In the wake of Superstorm Sandy, Occupy Wall Street shifted its efforts to neighborhood-level storm relief. Image via Daniel Latorre via

Like Hurricane Katrina and other natural disasters affecting urban areas, Superstorm Sandy reminded many that U.S. cities are unprepared for the effects of climate change. According to sociologist Eric Klinenberg in a recent issue of The New Yorker, the U.S. lags far behind other countries in “climate-proofing,” or investing in infrastructural developments that will protect cities and their inhabitants from increasingly-severe natural disasters and rising water levels.

Beyond investing in physical infrastructure, preparing for and surviving climate change, Klinenberg writes, will involve “recognizing the importance of social infrastructure: the people, places, and institutions that foster cohesion and support.” Harvard sociologist Robert J. Sampson has emphasized the importance of strong social ties during natural disasters. In their research on the 1995 Chicago heat wave that killed over 700 people, Klinenberg and Sampson found that neighborhoods with a strong sense of community and many churches and civic organizations—neighborhoods where people look out for one another—fare better when disaster strikes.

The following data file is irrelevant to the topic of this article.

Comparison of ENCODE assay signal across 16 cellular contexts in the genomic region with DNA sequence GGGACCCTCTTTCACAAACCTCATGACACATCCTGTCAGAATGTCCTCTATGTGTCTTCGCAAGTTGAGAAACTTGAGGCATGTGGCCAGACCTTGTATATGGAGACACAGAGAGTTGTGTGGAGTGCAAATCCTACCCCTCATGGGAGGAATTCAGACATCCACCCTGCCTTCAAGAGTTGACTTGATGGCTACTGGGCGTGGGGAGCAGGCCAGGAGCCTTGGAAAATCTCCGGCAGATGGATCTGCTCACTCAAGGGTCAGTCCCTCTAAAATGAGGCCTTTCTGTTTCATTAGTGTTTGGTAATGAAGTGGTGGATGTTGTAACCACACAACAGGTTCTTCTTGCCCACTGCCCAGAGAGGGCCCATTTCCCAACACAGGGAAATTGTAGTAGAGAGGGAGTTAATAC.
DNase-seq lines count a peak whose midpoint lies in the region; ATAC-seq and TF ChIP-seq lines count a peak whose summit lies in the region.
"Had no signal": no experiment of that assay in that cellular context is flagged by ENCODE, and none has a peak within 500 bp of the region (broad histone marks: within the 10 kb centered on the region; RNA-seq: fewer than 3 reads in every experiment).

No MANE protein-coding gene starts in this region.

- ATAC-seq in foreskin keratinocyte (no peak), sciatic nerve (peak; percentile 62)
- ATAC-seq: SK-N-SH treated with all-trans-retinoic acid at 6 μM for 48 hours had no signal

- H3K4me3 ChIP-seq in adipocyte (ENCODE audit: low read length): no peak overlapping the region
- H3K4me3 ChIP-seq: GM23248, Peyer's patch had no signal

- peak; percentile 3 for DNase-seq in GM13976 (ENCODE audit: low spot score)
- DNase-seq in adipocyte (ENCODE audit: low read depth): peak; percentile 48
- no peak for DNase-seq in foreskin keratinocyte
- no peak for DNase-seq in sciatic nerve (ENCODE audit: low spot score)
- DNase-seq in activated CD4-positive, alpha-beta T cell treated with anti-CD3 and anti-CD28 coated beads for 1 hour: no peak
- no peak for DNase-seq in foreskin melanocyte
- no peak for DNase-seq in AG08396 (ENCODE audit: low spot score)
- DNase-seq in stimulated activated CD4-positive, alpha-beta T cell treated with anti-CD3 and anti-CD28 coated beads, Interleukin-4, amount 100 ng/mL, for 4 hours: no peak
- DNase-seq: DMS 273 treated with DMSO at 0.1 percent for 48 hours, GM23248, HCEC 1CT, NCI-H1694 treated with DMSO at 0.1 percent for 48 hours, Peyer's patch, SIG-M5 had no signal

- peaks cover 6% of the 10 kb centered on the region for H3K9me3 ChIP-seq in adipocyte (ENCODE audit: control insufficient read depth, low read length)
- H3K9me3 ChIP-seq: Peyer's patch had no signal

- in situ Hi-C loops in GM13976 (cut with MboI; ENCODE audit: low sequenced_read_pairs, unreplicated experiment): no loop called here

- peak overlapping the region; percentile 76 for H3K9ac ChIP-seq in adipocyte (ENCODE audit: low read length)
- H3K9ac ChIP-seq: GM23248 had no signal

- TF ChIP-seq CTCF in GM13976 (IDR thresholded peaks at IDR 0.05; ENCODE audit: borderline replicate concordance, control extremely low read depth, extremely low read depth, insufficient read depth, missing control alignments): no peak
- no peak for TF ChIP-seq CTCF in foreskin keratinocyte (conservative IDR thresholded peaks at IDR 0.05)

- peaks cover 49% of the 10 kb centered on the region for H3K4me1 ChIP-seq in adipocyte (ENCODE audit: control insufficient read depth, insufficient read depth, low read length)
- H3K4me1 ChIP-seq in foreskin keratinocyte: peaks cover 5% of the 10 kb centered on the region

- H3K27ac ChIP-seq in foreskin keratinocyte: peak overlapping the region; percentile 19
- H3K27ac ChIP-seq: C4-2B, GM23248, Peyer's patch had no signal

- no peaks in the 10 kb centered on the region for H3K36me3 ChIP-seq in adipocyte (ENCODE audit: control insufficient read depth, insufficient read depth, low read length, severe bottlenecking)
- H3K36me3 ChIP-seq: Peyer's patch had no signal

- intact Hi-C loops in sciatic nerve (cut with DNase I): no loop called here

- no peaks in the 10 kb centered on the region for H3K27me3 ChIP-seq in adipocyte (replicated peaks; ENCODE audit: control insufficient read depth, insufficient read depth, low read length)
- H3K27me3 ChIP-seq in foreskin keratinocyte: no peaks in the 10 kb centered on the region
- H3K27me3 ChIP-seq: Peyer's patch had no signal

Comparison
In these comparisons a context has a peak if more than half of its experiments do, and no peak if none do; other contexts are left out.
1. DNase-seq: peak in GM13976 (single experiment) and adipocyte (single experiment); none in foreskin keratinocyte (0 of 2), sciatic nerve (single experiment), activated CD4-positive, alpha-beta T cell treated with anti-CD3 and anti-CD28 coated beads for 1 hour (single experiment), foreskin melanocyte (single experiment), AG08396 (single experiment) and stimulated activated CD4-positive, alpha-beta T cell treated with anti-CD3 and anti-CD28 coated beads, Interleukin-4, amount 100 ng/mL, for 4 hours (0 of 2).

Although infrastructure investment and development play a major role in mitigating the effects of climate change, it may well prove that “civil society will ultimately determine which people and places will withstand the emerging threats from climate change.”